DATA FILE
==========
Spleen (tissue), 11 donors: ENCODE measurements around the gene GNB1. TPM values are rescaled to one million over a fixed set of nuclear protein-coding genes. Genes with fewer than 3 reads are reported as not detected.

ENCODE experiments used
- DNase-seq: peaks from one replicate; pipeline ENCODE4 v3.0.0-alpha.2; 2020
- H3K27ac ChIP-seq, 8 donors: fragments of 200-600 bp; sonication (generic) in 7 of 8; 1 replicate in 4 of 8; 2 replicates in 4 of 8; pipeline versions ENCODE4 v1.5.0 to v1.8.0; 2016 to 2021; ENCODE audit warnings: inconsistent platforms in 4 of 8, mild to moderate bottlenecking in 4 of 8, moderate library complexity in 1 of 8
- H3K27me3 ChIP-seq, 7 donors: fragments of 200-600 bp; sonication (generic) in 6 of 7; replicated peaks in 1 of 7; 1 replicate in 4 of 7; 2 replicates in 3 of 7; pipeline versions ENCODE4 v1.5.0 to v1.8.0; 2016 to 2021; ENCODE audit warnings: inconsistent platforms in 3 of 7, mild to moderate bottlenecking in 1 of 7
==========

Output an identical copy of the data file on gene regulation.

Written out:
Spleen (tissue), 11 donors: ENCODE measurements around the gene GNB1. TPM values are rescaled to one million over a fixed set of nuclear protein-coding genes. Genes with fewer than 3 reads are reported as not detected.

ENCODE experiments used
- DNase-seq: peaks from one replicate; pipeline ENCODE4 v3.0.0-alpha.2; 2020
- H3K27ac ChIP-seq, 8 donors: fragments of 200-600 bp; sonication (generic) in 7 of 8; 1 replicate in 4 of 8; 2 replicates in 4 of 8; pipeline versions ENCODE4 v1.5.0 to v1.8.0; 2016 to 2021; ENCODE audit warnings: inconsistent platforms in 4 of 8, mild to moderate bottlenecking in 4 of 8, moderate library complexity in 1 of 8
- H3K27me3 ChIP-seq, 7 donors: fragments of 200-600 bp; sonication (generic) in 6 of 7; replicated peaks in 1 of 7; 1 replicate in 4 of 7; 2 replicates in 3 of 7; pipeline versions ENCODE4 v1.5.0 to v1.8.0; 2016 to 2021; ENCODE audit warnings: inconsistent platforms in 3 of 7, mild to moderate bottlenecking in 1 of 7